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09th Mar 2018

Couple had foster children removed from home after refusing to lie about Easter Bunny

Keeley Ryan

A court has ruled that a couple should not have had their foster children taken away after they refused to say that the Easter Bunny was real.

Frances and Derek Baars, a Canadian couple who describe themselves as a Christian couple with “strong religious faith”, took the Children’s Aid Society to court in April last year, according to the CBC.

The agency ended up removing the two children, a three-year-old and a five-year-old, from their home. They also barred them from future adoptions.

The Children’s Aid Society (CAS), who receives taxpayer funds, is meant to provide child protection services not he behalf of the province.

The couple said that the Easter Bunny was in the middle of the dispute, arguing that telling the two girls in their care that the character was real would violate their religious beliefs.

The court heard how CAS support worker Tracey Lindsay visited the Baars family, acknowledging the the two young girls appeared to be very well cared for.

The CAS said that Ms Lindsay “never asked (the Baars) to lie or betray their faith”.

But the publication reports that the Baars argued that she had told them it was part of their duties as foster parents to teach the girls about the Easter Bunny.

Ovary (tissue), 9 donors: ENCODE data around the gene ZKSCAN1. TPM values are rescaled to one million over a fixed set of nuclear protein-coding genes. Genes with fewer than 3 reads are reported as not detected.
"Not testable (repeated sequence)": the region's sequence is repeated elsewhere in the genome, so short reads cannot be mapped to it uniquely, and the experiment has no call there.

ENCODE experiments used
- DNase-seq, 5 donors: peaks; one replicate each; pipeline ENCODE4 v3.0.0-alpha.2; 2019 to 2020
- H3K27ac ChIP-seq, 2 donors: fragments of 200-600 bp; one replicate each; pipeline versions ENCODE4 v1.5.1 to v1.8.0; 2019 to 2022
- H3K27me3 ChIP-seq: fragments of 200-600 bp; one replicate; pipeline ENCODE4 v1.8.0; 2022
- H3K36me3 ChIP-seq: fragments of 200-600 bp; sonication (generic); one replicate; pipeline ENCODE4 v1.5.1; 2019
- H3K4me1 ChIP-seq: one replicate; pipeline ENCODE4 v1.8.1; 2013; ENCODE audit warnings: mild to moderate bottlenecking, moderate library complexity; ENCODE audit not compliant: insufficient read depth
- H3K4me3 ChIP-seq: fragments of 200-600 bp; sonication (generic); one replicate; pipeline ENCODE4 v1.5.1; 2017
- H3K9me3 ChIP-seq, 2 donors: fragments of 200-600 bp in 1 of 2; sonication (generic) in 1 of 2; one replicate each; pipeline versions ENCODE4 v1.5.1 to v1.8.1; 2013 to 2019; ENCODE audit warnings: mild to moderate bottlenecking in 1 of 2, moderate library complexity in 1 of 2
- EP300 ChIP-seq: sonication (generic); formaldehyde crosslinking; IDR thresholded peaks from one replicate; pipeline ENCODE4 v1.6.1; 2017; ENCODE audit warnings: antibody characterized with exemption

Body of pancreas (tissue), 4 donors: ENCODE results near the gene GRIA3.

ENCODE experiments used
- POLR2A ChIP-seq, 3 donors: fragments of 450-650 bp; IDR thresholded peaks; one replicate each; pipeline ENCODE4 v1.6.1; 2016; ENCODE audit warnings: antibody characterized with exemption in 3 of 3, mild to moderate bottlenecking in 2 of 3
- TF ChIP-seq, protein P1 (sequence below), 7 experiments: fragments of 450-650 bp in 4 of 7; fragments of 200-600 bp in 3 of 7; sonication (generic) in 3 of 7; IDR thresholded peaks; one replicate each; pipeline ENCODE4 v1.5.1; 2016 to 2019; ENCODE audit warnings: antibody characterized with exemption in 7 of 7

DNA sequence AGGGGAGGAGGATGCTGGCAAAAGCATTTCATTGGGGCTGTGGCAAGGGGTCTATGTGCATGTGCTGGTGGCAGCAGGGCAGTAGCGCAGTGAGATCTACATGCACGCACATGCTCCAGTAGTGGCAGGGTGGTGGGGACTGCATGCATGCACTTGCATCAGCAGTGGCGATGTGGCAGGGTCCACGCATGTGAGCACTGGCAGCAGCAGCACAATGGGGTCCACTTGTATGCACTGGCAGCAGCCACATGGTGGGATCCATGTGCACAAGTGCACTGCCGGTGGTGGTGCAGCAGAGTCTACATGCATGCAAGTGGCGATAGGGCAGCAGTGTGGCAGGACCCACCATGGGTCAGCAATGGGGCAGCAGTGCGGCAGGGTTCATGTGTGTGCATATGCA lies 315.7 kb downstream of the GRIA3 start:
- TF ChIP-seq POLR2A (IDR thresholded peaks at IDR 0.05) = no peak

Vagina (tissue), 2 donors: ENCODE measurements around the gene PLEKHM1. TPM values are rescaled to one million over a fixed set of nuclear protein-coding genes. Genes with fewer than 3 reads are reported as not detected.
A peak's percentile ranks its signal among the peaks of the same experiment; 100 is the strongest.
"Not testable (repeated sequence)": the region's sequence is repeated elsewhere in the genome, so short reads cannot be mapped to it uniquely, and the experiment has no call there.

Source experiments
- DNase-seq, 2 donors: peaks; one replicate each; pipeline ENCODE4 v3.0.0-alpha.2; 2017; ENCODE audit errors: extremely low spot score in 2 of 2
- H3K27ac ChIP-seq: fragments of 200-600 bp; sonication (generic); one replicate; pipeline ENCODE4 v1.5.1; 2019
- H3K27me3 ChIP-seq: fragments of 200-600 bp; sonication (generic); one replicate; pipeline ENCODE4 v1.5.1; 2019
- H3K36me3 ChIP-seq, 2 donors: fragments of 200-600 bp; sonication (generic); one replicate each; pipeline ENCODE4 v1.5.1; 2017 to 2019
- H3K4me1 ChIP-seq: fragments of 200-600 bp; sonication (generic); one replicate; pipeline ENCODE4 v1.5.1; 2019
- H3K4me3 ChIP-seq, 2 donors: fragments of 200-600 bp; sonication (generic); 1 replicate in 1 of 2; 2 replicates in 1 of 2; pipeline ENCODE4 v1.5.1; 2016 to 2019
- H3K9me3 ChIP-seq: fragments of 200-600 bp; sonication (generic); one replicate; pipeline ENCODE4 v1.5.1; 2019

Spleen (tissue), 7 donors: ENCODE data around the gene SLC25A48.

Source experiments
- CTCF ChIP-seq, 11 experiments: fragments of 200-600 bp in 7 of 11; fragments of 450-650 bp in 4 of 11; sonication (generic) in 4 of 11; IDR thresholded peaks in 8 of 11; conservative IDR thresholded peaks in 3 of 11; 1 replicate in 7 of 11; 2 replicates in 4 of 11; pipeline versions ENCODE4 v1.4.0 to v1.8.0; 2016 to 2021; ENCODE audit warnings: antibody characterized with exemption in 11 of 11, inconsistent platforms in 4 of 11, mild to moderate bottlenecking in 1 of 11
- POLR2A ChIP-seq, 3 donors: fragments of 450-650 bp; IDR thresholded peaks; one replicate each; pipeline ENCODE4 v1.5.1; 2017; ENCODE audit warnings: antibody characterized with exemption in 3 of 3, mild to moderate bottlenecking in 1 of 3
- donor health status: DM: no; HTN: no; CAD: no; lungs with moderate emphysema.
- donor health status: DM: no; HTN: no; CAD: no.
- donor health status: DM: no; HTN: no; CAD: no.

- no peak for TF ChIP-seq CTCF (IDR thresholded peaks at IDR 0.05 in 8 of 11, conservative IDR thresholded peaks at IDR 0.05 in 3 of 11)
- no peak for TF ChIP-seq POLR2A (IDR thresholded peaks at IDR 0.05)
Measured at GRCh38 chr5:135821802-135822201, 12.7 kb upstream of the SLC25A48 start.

The couple said that they had intended to hide chocolate eggs so the girls could have an Easter egg hunt, as well as playing other games.

They said that they didn’t plan to speak to the kids about the Easter Bunny, unless they specifically asked.

Superior Court Judge A.J. Goodman ruled in favour of the Baars.

He found the they did try and have the two grill enjoy the holidays, like Easter and Christmas.

In a decision published on Tuesday, he wrote:

“There is ample evidence to support the fact that the children were removed because the Baars refused to either tell or imply that the Easter Bunny was delivering chocolate to the Baars’ home.

“I am more than satisfied that the society actions interfered substantially with the Baars’ religious beliefs.

“There is sufficient evidence to assert that the Baars did, indeed, attempt to preserve the children’s enjoyment of the holidays, even of they were not able, pursuant to their religious beliefs, to positively perpetuate the existence of the fictitious characters that are associated with those holidays,”